Close
Login to MyACC
ACC Members


Not a Member?

The Association of Corporate Counsel (ACC) is the world's largest organization serving the professional and business interests of attorneys who practice in the legal departments of corporations, associations, nonprofits and other private-sector organizations around the globe.

Join ACC

By Stephen Peterson, Partner

Overview

Joint ventures are a time-honored structure through which to develop real estate. In their simplest and most typical form, real estate joint ventures combine the real estate expertise of a developer member with the equity of a capital member. Though this marriage of resources has obvious benefits, poor planning in the initial stages can lead to an ugly divorce. Careful attention to the following considerations increases the odds of a prosperous relationship.

1. Choose the Right Vehicle.

In recent years, most joint ventures have been formed as limited liability companies. LLC's offer the benefits of limited liability to all members, simplicity of formation, and a potentially nimble management scheme. Some states and foreign jurisdictions, however, create adverse tax consequences for investors in LLC's, which mandates the use of general or limited partnerships. Absent tax or other countervailing consideration, LLC structures are normally used.

2. Keep Financing in Mind

Almost all real estate projects require third party financing. Stabilized assets are often financed through non-recourse loans that will require a guaranty for certain recourse carve-out events, and construction lenders almost always require full completion and payment guarantees. In either case, a joint venture term sheet should allocate the guarantor obligations. Capital members generally expect their risk to be limited to their investment and will require the developer member or its affiliates to provide any guarantees, but some developers do not have sufficient net worth to satisfy lender requirements. A joint venture agreement should address guarantor obligations associated with the initial financing, guarantor requirements of future refinancings, and the treatment of payments made pursuant to guarantees.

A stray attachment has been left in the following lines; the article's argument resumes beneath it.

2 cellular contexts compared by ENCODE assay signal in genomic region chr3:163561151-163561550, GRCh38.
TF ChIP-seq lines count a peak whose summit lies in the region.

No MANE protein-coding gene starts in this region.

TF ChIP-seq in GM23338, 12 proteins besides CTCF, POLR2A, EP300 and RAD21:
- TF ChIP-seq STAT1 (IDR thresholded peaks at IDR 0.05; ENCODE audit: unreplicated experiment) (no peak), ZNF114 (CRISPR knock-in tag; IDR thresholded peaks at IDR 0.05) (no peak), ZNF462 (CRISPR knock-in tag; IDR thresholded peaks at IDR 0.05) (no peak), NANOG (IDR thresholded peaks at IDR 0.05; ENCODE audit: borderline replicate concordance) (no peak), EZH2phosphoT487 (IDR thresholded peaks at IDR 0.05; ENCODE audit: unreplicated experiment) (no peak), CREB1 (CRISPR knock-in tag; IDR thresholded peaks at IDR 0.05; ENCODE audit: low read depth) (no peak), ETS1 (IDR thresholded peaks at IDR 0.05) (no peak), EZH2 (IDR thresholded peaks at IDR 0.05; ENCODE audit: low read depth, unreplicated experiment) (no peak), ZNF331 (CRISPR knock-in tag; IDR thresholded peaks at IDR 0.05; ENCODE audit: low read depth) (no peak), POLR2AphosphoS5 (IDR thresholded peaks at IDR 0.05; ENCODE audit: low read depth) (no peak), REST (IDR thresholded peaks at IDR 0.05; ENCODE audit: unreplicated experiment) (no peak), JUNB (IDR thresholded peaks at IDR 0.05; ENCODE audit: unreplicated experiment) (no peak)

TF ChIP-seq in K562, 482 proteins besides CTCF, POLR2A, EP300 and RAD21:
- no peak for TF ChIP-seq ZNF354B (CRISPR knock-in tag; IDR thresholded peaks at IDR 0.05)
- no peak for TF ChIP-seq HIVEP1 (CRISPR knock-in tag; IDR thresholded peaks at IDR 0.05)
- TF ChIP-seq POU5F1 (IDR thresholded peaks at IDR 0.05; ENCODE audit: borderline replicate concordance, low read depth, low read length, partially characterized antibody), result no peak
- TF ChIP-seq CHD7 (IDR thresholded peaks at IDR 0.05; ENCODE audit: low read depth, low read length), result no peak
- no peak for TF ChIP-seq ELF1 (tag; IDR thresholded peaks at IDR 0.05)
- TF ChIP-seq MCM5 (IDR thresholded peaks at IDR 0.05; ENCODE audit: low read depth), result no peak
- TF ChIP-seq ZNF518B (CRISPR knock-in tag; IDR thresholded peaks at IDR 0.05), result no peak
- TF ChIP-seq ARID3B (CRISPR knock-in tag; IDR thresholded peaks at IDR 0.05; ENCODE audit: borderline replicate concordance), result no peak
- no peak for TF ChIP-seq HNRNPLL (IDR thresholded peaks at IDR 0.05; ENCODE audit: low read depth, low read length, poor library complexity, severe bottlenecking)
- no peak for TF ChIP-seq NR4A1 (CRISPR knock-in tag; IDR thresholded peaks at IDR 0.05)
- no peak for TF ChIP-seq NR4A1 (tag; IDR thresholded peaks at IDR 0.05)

3. Orchestrate Timing of the Initial Investment

Ideally (particularly from the perspective of the capital member), the following events will occur simultaneously: (1) acquisition of the land, (2) closing of the construction loan, and (3) the capital member's initial contribution. In certain situations, the developer member may negotiate for access to the capital member's cash earlier in the process to cover due diligence costs, pay up-front lender fees and provide other pre-development capital. In these situations, either the joint venture agreement or another binding document (as opposed to an expressly non-binding letter of intent) should be completed prior to the capital member's funding any capital. Developer members often incur significant costs prior to a capital member's initial investment, and sometimes own the land to be acquired by the venture. In such cases, the JV agreement should establish the capital contribution imputed to the developer member for those pre-formation costs and contributions.